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David Moyes' future in doubt

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David Moyes, Sunderland owe their supporters encouraging performance

Sunderland have a chance and a duty against relegation-threatened Swansea City on Saturday to turn the Stadium of Light's last Premier League game for at least a season into a winning farewell.

After a calamitous season in which another great escape rarely seemed in prospect, David Moyes' side must try to give home supporters a first real reason to cheer the final whistle since a nervy 1-0 win against Watford back in December.

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Having broken Hull City's hearts with a 2-0 victory at the KCOM stadium last weekend, the duty part of the equation is also clear. That win put Hull third bottom, just below Swansea against whom Sunderland need to show the same resolve and aim for a similar result. But with Sunderland and Middlesbrough confirmed as Championship sides for next season, the battle to avoid the third unwanted place in the bottom three is not merely between Hull and Swansea.

Having saved Sunderland from relegation last season, Sam Allardyce is in trouble again, this time as Crystal Palace's manager. As matters stand, any of the three could go down. A win or draw at home to Hull on Saturday would guarantee Palace safety. But defeat would create a three-horse final sprint whatever happens at the Stadium of Light, ensuring the tensest of climaxes on May 21 when Swansea have the most winnable match, at home to West Bromwich Albion, while Palace and Hull face stiff challenges away to Manchester United and at home to Tottenham, respectively.

The permutations for relegation at least mean more might rest on Sunderland's remaining games than the academic question of whether they can avoid the added shame of finishing bottom for the third time in 14 years. But if Middlesbrough beat Southampton at the Riverside on Saturday, an entirely plausible outcome, even that will be beyond Moyes' team unless they overcome Swansea.

Some 3,000 supporters are making the long journey to Wearside from South Wales. Their tickets have been bought by the team, a decent but also wise gesture since it assures them of loud backing from a full away end on a day when the home support might be subdued by many empty seats.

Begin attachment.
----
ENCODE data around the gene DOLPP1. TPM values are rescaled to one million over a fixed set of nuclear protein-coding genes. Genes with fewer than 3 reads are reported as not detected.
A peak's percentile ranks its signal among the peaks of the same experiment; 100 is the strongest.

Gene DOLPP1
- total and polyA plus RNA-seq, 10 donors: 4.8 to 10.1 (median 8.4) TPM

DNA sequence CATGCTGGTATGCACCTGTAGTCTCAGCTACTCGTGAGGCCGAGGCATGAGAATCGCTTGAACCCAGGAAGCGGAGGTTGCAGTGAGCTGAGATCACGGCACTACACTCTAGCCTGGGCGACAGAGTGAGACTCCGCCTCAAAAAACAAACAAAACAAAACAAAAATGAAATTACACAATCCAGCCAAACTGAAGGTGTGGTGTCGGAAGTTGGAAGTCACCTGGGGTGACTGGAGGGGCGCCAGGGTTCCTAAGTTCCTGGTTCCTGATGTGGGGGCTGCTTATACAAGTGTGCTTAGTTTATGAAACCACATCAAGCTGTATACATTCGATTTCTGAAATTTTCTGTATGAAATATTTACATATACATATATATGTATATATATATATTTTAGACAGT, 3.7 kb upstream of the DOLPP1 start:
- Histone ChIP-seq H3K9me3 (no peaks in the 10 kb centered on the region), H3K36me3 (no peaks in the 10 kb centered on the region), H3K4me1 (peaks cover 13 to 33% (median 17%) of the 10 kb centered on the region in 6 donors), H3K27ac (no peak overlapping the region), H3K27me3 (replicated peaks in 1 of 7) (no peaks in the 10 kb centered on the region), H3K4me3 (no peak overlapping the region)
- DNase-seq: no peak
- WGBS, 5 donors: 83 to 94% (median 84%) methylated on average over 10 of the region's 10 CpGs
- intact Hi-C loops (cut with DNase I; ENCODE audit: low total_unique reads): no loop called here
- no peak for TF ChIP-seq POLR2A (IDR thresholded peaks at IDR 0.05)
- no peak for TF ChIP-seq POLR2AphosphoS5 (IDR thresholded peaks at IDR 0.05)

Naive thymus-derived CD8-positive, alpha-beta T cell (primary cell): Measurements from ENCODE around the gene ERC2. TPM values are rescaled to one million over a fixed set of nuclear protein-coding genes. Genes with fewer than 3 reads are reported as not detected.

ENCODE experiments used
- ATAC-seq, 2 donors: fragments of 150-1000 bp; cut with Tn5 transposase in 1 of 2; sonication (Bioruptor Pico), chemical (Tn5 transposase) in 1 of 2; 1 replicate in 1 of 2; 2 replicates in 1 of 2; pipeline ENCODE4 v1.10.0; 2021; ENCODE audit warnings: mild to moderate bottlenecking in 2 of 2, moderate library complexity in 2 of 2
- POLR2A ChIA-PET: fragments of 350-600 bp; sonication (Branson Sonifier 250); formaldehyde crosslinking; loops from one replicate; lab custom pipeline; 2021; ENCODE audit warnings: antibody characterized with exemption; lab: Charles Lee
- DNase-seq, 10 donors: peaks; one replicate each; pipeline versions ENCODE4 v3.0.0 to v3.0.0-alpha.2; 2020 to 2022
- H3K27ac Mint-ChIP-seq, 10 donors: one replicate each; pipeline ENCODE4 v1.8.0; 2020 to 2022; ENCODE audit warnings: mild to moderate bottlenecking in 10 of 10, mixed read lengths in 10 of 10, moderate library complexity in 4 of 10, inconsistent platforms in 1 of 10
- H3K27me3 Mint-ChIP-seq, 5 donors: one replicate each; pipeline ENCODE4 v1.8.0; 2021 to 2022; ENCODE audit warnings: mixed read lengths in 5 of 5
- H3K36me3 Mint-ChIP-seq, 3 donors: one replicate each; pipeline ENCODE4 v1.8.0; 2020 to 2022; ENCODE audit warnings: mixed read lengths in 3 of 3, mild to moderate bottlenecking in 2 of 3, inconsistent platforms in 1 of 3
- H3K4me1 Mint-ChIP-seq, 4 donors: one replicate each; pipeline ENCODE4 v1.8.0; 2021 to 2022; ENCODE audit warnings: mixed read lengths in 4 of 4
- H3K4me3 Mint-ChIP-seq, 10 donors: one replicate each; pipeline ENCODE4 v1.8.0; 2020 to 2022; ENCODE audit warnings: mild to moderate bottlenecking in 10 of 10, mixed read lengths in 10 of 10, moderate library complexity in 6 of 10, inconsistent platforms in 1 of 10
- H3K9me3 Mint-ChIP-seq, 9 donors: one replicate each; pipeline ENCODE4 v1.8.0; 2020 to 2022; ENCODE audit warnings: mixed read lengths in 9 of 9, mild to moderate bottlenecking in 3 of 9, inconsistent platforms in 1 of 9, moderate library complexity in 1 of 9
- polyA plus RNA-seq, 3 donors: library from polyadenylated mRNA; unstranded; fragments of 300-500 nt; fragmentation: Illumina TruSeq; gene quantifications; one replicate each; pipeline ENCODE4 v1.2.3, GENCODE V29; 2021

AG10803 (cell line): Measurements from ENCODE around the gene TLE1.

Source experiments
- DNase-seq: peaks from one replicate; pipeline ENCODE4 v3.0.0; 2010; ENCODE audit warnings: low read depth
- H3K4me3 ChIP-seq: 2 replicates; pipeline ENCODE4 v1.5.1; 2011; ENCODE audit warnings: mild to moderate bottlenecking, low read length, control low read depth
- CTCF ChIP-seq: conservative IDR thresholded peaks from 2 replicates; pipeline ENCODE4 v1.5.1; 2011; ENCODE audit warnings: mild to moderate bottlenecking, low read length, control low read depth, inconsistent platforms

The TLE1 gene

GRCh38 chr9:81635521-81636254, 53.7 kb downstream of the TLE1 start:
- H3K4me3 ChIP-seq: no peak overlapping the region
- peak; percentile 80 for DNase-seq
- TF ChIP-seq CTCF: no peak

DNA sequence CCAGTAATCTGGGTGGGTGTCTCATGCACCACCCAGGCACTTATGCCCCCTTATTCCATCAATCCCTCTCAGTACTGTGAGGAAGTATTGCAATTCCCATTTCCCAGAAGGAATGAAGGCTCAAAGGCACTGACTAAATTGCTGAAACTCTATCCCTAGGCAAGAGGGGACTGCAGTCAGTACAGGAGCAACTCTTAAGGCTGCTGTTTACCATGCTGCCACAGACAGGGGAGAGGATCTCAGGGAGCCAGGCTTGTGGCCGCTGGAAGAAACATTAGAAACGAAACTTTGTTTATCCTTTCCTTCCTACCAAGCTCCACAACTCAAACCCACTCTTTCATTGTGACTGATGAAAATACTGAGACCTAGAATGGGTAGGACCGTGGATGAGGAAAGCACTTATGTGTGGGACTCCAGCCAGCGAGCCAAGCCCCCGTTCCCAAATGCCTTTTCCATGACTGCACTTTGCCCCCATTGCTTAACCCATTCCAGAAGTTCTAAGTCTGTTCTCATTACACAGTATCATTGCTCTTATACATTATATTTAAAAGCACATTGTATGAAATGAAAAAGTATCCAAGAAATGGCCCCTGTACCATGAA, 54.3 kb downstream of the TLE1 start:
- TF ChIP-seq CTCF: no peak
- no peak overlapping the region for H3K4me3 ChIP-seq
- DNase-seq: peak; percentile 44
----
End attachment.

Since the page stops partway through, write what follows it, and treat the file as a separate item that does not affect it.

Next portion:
For Swansea, the game could (depending on events at Selhurst Park) bring a successful conclusion to manager Paul Clement's impressive efforts to avoid the drop since taking over from the hapless American Bob Bradley, who lasted less than three months in the job.

In the equivalent game at the Liberty Stadium on Dec. 10, Sunderland's solitary good spell of the season was rudely interrupted by a 3-0 defeat that saw them replace Swansea in bottom place. The win, one of only two under Bradley, was as emphatic as the scoreline suggests and logic points to another difficult day for Sunderland.

David Moyes and Sunderland hope to add to their six wins this season on Saturday against Swansea City.

All the anxiety ought to be among the Swansea players and fans. But the bitter truth is that Sunderland are bottom because they have been the worst team in the league for most of the season and have not even looked truly dominant in most of the paltry six games they have won.

The body language of several of Moyes' players could also be telling. Sunderland supporters are resigned to losing their local hero Jordan Pickford and 15-goal striker Jermain Defoe, much as they would love both to stay. Saturday could be the occasion for them to say goodbye to home fans since each of the games that will then remain -- against Arsenal on Tuesday and Chelsea on the final day -- are away.

Spectators' thoughts on the rest of whatever team Moyes fields will be mixed. Some will be leaving at the end of the season, whether to return to parent clubs after loan spells or because they are wanted elsewhere or unwanted at Sunderland. There might be opportunities for younger fringe players -- one or more of George Honeyman, Lynden Gooch and Elliot Embleton -- to show they are up for the challenges of the Championship.

But whatever the futures of individual players, and irrespective of other changes that undoubtedly lie ahead, a big-hearted, winning performance would offer encouragement that a bleak period of Sunderland's history might prove short-lived.

Colin is ESPN FC's Sunderland blogger. Follow him on Twitter at @salutsunderland

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